A New York state appeals court has reversed a trial court and found that the lower court misapplied the doctrine of primary assumption of the risk when it denied a school district’s motion for summary judgment in a case in which a high school football player sued the district after he suffered a freak injury to his foot during a practice.
In so ruling, the appeals court noted that the plaintiff “failed to raise a triable issue of fact regarding whether the defendant’s alleged negligent supervision constituted a failure to exercise reasonable care in protecting the plaintiff from an unreasonably increased risk.”
In August 2014, the plaintiff allegedly was injured during a high school junior varsity football practice when a five-person blocking sled, which was being used during a drill, was pushed over his left foot. “The plaintiff was an experienced football player, having played football since he was seven years old,” wrote the court. “He had attended 10 practices with the junior varsity team in the weeks before the incident and had participated in the same drill with the blocking sled.
“According to the deposition testimony of the plaintiff’s football coach, on the day the plaintiff was injured, the plaintiff was not physically participating in practice because he did not feel well, but had asked the coach to be allowed to stay ‘to make sure he didn’t miss out on learning anything, plays and things like that.’ The coach told the plaintiff that he could watch practice, but could not participate, and directed him to stand parallel to the sideline, which was ‘maybe 10 yards away’ from where team members were performing a drill pushing the blocking sled.
“According to the plaintiff’s deposition testimony, as the plaintiff watched the drill, he saw that the sled would sometimes veer to the right or left. During the drill, the plaintiff moved parallel to the direction in which the other team members were pushing the sled. At the time of the accident, the plaintiff was three to five yards away from the sled when the five players started to push it, but he was not paying attention to the drill. When he looked back from where he was standing, he saw that the sled had veered toward him. The sled was less than five yards away from the plaintiff when a coach began yelling at him to get out of the way. The sled ran over the plaintiff’s left foot, causing injury to his ankle.”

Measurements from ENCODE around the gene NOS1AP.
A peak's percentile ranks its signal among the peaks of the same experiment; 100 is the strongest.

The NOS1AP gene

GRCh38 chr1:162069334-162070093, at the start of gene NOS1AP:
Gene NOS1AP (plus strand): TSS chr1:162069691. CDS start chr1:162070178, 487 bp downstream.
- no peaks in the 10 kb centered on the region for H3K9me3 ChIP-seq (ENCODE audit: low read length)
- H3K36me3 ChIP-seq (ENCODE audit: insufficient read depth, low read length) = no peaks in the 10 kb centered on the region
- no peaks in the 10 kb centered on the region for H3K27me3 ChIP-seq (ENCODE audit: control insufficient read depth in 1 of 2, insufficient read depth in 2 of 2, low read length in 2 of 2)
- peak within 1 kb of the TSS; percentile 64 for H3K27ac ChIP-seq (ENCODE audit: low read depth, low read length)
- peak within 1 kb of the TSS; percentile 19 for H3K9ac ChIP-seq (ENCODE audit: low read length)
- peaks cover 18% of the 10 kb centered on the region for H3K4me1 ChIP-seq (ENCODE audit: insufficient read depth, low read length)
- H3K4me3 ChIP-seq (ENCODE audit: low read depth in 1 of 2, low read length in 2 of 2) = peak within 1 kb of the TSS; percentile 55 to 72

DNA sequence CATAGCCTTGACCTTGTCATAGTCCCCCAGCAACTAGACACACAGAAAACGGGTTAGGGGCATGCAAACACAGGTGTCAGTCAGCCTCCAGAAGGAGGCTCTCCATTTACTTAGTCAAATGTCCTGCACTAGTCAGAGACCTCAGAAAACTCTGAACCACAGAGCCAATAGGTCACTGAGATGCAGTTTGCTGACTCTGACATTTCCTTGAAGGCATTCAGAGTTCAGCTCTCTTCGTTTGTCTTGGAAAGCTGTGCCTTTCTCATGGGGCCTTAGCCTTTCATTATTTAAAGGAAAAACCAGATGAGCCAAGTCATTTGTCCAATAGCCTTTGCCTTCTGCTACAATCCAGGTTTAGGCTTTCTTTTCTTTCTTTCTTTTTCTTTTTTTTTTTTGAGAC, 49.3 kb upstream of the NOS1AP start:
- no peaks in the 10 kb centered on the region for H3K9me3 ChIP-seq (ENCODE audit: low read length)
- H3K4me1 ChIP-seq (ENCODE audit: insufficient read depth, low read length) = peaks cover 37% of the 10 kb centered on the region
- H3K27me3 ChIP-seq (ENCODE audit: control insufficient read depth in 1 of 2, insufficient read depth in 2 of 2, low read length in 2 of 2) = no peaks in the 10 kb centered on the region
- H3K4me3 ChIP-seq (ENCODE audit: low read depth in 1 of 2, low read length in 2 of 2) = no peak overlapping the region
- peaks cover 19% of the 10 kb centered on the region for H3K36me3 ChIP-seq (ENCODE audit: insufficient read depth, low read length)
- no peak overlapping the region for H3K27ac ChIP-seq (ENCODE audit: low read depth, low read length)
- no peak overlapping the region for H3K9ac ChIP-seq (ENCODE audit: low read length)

The plaintiff, by his mother, and his mother individually, sued to recover damages for the injuries. After discovery, the defendant moved for summary judgment dismissing the complaint on the ground that the action was barred by the doctrine of primary assumption of the risk. The trial court denied the defendant’s motion.
In its analysis, the appeals court offered the following summary of applicable case law:
“Under the doctrine of primary assumption of the risk, a person who chooses to engage in certain recreational or athletic activities consents to those commonly appreciated risks which are inherent in and arise out of the nature of the sport generally and flow from such participation. When a plaintiff assumes the risk of participating in a sporting event, the defendant is relieved of legal duty to the plaintiff; and being under no duty, he cannot be charged with negligence. The doctrine applies when a consenting participant in a qualified activity is aware of the risks; has an appreciation of the nature of the risks; and voluntarily assumes the risks. Participants, however, are not deemed to have assumed risks resulting from the reckless or intentional conduct of others, or risks that are concealed or unreasonably enhanced. Thus, an educational institution organizing a team sporting activity must exercise ordinary reasonable care to protect student athletes voluntarily participating in organized athletics from unassumed, concealed, or enhanced risks.”
In applying that generally accepted application of the doctrine, the appeals court wrote that in the instant case the defendant “established its prima facie entitlement to judgment as a matter of law. The defendant submitted evidence that the plaintiff fully comprehended the risks inherent in the sport of football, specifically, that a blocking sled could veer to the left or the right while it was being used in a drill (see Brown v City of New York, 69 AD3d 893, 893-894, 895 N.Y.S.2d 442; cf. M.P. v Mineola Union Free Sch. Dist., 166 AD3d at 954). In opposition, the plaintiffs failed to raise a triable issue of fact regarding whether the defendant’s alleged negligent supervision constituted a failure to exercise reasonable care in protecting the plaintiff from an unreasonably increased risk (see Spiteri v Bisson, 134 AD3d 799, 801, 20 N.Y.S.3d 429).”
M.F. v Jericho Union Free Sch. Dist.; S.Ct.N.Y., App. Div.; 2019 N.Y. App. Div. LEXIS 3776; 5/15/19
Attorneys of Record : (for appellant) Congdon, Flaherty, O’Callaghan, Reid, Donlon, Travis & Fishlinger, Uniondale, NY (Christine Gasser of counsel). (for respondents) Neil H. Greenberg & Associates, P.C., Massapequa, NY.